Zhang Di, a senior rocket scientist, said that in addition to the impetus from huge State-backed programs, progress in the commercial space sector last year also contributed to China's rise in the global space arena. Zhang is chairman of Expace Technology, a China Aerospace Science and Industry Corp subsidiary that builds the Kuaizhou solid-propellant carrier rocket.
Last year, three private space startups in Beijing - OneSpace, i-Space and LandSpace - carried out launches at government-run testing sites, marking the start of the private sector's participation in the space-launch market.
LandSpace appeared to have moved faster than the others, as it launched a carrier rocket in late October at the Jiuquan Satellite Launch Center. However, the rocket failed to place the satellite in orbit due to a malfunction in flight. The rockets launched by OneSpace and i-Space were sounding ones, which cannot place payloads into orbit.
Zhang Changwu, CEO of Land-Space, said that despite the failure of the maiden launch of the company's ZQ-1 rocket, the mission was still important for the country's space industry because it was the first attempt by a Chinese private company to build and launch a carrier rocket. It also showed the strength of the private space sector.
"The overall performance of our rocket on its debut flight was good enough to give us confidence in our capability and future growth," he said.
"Looking to the future, China's space industry needs changes and innovations. As State-owned programs are developing new rockets and facing new challenges, we would be wise not to put all our eggs in one basket. Therefore, the country needs a diversified portfolio in the space-launch field," Zhang said.
"Private rocket companies are willing and ready to undertake some government assignments or to design rockets based on the requirements of government programs."
Last year, LandSpace said its production base in Huzhou, Zhejiang province - the first privately owned carrier rocket factory in China and the largest of its kind in Asia - had begun operations and would be used to manufacture the company's first liquid-fuel rocket and the country's first methane rocket engine.
Both LandSpace and i-Space plan to launch at least one carrier rocket this year.
Zhang Di, the rocket scientist, said, "There have been increasing demands for commercial launch services from State-owned and private satellite enterprises, giving opportunities to private rocket firms."
He predicted that State-owned and private rocket companies are likely to make at least 40 launches this year, maintaining China's No 1 position globally.
"As far as Expace is concerned, at least five Kuaizhou launches are scheduled in 2019. But our clients' demands go beyond five launches, so if everything goes well, 10 are likely," he said.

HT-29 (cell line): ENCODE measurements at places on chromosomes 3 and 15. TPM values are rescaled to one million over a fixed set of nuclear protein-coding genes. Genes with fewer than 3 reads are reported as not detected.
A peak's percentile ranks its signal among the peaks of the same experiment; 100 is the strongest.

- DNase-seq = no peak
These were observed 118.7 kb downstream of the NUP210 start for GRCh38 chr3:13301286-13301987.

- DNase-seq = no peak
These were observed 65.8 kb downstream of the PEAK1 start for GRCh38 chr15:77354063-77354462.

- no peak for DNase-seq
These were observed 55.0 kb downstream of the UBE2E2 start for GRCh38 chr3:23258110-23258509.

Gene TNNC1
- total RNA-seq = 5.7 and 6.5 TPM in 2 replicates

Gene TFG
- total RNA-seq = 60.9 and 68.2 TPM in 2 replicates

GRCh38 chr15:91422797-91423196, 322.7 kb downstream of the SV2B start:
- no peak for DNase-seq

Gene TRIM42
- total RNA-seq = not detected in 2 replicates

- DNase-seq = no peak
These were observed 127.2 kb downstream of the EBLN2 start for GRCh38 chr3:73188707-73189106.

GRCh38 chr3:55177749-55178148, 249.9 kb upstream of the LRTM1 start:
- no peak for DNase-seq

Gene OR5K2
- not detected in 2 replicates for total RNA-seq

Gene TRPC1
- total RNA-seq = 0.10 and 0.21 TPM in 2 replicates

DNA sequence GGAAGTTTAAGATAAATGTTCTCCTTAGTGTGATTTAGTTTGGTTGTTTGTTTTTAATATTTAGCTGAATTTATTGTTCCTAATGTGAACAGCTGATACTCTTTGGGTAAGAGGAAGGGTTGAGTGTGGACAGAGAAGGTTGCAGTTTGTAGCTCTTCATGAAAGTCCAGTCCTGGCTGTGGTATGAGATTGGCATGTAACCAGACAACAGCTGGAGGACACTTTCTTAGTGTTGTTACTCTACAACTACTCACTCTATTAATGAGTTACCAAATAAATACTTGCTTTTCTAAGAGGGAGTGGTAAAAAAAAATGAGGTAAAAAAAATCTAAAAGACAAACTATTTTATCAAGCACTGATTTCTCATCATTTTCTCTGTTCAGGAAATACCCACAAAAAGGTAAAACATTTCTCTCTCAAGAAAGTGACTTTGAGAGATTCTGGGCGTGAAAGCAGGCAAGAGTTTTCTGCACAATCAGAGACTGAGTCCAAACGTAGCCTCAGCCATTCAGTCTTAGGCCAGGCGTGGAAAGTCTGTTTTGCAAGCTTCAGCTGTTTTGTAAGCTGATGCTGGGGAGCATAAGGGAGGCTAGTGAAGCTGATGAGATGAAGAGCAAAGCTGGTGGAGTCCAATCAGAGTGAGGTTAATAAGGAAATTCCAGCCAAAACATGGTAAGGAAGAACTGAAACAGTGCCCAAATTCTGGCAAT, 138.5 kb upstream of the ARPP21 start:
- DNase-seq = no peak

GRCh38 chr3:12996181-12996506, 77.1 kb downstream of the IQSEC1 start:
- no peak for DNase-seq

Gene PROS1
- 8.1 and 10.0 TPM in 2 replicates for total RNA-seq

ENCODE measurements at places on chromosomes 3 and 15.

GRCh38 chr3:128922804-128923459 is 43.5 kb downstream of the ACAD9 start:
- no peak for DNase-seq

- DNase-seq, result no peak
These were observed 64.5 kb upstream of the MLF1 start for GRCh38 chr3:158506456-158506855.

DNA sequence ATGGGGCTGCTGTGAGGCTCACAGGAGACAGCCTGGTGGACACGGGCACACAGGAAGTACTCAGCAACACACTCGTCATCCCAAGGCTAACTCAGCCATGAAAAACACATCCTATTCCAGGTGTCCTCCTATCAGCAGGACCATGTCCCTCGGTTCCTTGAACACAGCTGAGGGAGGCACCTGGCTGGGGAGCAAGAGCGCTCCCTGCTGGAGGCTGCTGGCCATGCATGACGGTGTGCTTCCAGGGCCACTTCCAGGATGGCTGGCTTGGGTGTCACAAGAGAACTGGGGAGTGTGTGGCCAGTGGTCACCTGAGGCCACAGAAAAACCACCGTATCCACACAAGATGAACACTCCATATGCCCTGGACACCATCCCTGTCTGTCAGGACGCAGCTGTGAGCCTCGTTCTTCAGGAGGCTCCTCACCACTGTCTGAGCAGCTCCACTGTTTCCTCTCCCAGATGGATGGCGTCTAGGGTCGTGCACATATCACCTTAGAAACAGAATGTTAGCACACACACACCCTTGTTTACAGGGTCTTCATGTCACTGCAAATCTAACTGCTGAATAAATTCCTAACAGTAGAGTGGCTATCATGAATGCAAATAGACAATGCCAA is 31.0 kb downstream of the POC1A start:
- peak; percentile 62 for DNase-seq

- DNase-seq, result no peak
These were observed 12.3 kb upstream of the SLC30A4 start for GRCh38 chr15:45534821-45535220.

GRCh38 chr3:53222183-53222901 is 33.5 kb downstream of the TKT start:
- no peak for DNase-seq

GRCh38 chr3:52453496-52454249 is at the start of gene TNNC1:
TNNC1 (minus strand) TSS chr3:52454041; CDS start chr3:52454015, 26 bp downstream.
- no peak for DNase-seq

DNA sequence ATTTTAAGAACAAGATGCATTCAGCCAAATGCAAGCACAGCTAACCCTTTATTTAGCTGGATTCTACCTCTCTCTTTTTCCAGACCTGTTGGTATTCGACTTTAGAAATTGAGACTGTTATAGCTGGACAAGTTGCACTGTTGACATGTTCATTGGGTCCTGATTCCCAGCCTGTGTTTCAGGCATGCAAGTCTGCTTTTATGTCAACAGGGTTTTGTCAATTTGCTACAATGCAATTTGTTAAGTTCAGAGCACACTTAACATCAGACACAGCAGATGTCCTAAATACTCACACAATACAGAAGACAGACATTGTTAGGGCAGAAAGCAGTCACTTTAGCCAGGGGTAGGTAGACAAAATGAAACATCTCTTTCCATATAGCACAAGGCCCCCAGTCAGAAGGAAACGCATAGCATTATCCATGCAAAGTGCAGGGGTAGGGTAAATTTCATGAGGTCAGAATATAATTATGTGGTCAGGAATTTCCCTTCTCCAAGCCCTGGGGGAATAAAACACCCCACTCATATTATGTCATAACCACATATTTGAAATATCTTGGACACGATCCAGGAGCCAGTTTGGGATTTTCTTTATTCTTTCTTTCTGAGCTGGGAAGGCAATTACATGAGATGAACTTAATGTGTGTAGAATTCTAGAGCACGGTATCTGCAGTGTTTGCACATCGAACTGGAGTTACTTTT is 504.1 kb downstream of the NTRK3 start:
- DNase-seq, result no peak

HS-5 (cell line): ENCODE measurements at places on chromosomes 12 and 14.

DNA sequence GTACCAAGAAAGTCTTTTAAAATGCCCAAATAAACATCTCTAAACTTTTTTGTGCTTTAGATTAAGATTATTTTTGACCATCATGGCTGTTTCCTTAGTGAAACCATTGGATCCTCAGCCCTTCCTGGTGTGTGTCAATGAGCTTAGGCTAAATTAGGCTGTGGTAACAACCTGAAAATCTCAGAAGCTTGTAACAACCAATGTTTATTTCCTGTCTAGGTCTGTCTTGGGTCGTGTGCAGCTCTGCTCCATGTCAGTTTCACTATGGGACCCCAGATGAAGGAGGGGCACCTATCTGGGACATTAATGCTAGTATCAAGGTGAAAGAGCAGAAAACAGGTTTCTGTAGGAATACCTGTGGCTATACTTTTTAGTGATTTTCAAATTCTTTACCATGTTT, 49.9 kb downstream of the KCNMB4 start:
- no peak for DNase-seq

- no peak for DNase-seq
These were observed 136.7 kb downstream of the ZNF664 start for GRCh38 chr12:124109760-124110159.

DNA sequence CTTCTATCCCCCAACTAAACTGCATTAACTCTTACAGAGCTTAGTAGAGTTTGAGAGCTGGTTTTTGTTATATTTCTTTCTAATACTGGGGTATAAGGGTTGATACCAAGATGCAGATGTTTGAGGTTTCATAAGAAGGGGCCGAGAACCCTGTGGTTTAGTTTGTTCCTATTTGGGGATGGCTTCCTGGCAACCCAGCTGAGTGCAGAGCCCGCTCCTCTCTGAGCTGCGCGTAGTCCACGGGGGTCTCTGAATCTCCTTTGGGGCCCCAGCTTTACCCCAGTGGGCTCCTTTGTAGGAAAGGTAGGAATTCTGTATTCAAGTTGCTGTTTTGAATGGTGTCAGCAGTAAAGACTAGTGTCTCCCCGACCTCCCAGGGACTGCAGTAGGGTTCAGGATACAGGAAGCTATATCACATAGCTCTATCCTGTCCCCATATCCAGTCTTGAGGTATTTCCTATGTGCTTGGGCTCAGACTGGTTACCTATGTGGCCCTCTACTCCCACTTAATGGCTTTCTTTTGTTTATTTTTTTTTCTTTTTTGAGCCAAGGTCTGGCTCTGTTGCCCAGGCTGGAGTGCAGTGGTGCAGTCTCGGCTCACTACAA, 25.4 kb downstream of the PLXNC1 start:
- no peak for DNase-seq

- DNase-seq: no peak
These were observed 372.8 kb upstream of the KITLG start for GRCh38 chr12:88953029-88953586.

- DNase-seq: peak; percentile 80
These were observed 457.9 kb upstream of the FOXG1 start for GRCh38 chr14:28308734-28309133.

Zhang Di added that Expace intends to conduct the first mission of the Kuaizhou 11, set to be China's largest and most powerful solid-propellant carrier rocket, before the end of this year.
The prosperity of the country's satellite businesses, especially that of private players, lies behind the thriving launch market.
Commsat, a private satellite producer in Beijing and one of the forerunners in the nation's private satellite operations, launched eight of its small satellites from Chinese rockets last year. It led other private companies in terms of the number of satellites launched.
Xie Tao, Commsat's CEO, said that with the launches last year, his company showed it is capable of designing and building small satellites. The missions also demonstrate that private Chinese companies are able to develop satellites weighing hundreds of kilograms, and that the bigger a satellite is, the better its capability.
He said Commsat looks forward to cooperating with private rocket manufacturers.
"In 2019, we will still mainly rely on State-owned companies' rockets, but we expect privately made ones to provide launch services for us as soon as possible," Xie said. He added that he hopes domestically made private rockets can place satellites in orbit this year, which would be a landmark for the nation's space industry.
In addition to rockets and satellites, private players have made their mark in the ground-based support business.
Several private startups such as Beijing Tianlian Telemetry, Tracking and Command Technology and Shaanxi Xingyi Space Technology have set up a number of ground stations in China for spacecraft telemetry, tracking and command. Telemetry is an automated communications process by which measurements and other data are collected at remote or inaccessible points and transmitted to receiving equipment for monitoring.
Zheng Ruhua, chief technology officer at Beijing Tianlian, said the company can serve at least 20 satellites, adding that it plans to establish several stations overseas, and if the plan goes well, it will be capable of handling more than 200 satellites by the end of the year.